Wednesday, 13 February 2019

REVIEW: Everybody's Talking About Jamie at the Apollo Theatre

Jamie, a 16 year old high school student, has aspirations to become a drag queen and when his School prom comes around he wants to attend it in a dress. This doesn't go down well with some of the students and after his struggles with his family and bullying at school he over comes this and realises what his teacher really means by “keeping it real”, even if she doesn't know it herself. 

Everybody’s talking about Jamie has one of the most important messages being told in theatre right now and for it to be in such a mainstream commercial bracket is incredible, it is so vital for people to witness this story because it could change the way people view and think about young people, their teenage years, sexuality and career aspirations. This show isn’t just an inspiring story about a gay kid becoming who he truly is, it is so much more.

Jamie has recently welcomed many new faces to the company in its first major cast change. 

Jamie welcomes its new leading man, Layton Williams, to the cast. Having been such a well known name within the theatre world it is hard to believe this is his first West end show as an adult. He embodies everything this character should be. At times it felt he was playing up slightly to the audience and bringing in traits that are well known to any ‘Drag Race’ fan, which occasionally came across as quite arrogant in the character, this also lead to some lines being lost and comedy gold moments flying over the audiences heads. In saying this, it is clear Williams is new to the role and he will most definitely evolve into a wonderful and truly memorable Jamie. 

Jamie also welcomes Shane Richie to the cast as Victors Secret owner and ex-drag star, Hugo. I must say, he was one of the best things about this show. His interpretation was both feisty and sentimental whilst showing such a difference in characterisation from Hugo to his drag alter ego, Loco Channel. Its worth the trip just see Richie in this role that could easily have been written for him. 

As Jamies Best Friend, Pritti, we have Sabrina Sandhu in her West End debut. She portrayed the character as less awkward as we've seen before but more simple. As she says in the show, she prides her self on her simplicity and the performance was executed with such subtlety that it was beautiful to watch.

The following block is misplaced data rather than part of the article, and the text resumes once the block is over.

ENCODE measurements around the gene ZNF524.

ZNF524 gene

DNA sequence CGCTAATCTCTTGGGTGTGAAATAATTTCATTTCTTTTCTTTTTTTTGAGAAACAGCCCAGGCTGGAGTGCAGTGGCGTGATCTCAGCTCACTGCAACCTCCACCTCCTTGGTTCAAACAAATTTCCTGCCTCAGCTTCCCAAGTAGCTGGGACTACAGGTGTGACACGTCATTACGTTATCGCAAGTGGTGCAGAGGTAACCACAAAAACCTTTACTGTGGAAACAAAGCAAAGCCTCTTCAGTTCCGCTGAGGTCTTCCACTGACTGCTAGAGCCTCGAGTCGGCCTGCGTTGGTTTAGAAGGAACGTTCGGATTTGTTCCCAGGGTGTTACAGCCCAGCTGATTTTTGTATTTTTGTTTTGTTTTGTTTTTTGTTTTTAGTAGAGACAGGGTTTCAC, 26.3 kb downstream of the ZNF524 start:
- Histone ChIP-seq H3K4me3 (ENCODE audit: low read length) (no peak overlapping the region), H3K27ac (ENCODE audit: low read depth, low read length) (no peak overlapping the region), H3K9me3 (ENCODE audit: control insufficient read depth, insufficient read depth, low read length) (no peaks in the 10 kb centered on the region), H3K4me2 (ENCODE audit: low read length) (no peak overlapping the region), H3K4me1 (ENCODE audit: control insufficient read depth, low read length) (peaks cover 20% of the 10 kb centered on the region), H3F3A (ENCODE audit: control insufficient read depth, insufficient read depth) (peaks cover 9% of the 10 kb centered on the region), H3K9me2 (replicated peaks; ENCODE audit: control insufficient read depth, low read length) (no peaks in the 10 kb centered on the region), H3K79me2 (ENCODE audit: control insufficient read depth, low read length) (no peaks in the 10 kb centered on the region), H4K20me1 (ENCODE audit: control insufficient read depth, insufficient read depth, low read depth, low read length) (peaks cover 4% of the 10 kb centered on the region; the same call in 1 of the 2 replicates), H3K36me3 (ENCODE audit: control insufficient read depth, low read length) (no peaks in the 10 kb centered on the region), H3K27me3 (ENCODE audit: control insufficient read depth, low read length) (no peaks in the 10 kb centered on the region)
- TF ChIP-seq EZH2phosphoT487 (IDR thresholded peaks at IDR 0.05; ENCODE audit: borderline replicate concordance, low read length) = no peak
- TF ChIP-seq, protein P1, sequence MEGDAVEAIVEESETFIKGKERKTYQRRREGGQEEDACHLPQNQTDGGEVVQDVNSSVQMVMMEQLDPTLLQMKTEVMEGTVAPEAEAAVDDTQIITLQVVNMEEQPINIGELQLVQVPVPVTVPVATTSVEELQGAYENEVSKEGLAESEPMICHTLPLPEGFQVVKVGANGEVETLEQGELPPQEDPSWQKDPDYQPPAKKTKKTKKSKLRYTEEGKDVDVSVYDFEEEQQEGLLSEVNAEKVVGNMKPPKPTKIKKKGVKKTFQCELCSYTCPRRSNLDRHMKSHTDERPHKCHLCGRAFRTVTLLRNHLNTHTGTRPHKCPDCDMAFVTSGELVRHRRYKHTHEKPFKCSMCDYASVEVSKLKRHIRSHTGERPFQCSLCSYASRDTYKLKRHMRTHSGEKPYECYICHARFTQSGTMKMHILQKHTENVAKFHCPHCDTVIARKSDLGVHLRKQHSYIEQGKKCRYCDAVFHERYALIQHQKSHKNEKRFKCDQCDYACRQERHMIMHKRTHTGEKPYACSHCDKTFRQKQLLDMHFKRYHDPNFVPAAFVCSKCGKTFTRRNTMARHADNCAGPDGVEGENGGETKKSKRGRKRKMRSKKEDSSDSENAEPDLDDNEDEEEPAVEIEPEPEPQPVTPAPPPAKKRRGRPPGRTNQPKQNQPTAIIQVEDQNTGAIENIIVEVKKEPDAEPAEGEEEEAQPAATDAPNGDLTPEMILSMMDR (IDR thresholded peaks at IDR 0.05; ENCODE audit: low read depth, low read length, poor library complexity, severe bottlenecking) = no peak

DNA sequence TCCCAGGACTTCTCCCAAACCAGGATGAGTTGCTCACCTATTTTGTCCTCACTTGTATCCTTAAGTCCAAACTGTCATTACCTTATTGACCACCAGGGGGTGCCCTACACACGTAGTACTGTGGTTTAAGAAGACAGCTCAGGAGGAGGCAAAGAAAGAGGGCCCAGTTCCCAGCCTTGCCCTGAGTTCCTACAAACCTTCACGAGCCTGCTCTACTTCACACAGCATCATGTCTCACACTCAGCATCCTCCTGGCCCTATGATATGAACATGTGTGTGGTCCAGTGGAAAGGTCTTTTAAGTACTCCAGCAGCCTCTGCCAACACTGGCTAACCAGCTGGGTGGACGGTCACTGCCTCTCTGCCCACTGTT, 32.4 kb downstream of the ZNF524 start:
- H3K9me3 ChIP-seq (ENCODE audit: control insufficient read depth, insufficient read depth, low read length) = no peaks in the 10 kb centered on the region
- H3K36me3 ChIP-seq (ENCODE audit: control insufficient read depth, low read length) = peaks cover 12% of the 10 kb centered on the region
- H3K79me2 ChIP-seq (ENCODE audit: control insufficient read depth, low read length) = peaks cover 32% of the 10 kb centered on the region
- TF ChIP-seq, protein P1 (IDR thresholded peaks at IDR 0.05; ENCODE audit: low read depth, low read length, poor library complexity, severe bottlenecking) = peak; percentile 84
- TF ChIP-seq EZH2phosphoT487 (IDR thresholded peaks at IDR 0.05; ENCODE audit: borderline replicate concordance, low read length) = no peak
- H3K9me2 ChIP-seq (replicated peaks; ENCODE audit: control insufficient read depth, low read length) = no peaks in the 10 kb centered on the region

Hayley Tamaddon has taken over the role of Miss Hedge from Rupaul’s Drag
Race star, Michelle Visage. Although it felt as if the role was slightly too old for Tamaddon, she pulls together a fantastic performance. In the school scenes she comes across as strict and impersonal but in the moments we see of her on her own and in Jamies fantasy, it balances out this perfectly and we end up loving to hate her! 

Rebecca McKinnis plays Jamies mother, Margaret New. You can tell she knows this role inside out and every word she’s saying is thought about and reasoned. Her performance is subtle but stunning. 

Sejal Keshwala plays Ray, Margarets best friend, and although some comedy moments were missing her vocals stunned us and its such a shame we couldn’t have heard more from this talent. 

The stand out performances from the cast are most certainly, without a doubt, from the three Drag Queens of the cast, Alex Anstey (Laika Virgin), James Gillan (Tray Sophisticay) and Daniel Jacob (Sandra Bollock). They give such incredible comedy elements to the show and even though they’re on for such little time, they leave one of the best impressions on you. 

The ensemble, although very clean and sounded great, were lacking some kind of spark we’ve seen before from this show. Whats great about this writing is that we can really get a sense of the different students and who they are but this time round it didn’t seem like the personalities of the ensemble members came through. Perhaps because so many are so new to the cast but it definitely missed something out for me. However stand outs would be Courtney Bowman and Biancha Szynal. 

Although something was lacking from the cast as a whole, it doesn’t affect the incredible writing and story telling. The music is so original and so different to any we have on the West End and the book is as good as any top television show. 

This show still has something so special, its absolutely one of the best West End shows around at the moment and will give some of those Broadway imports a run for their money!

Review by Mark Swale 

Rating: ★★★★

Seat: L11 | Price of Ticket: £85.00
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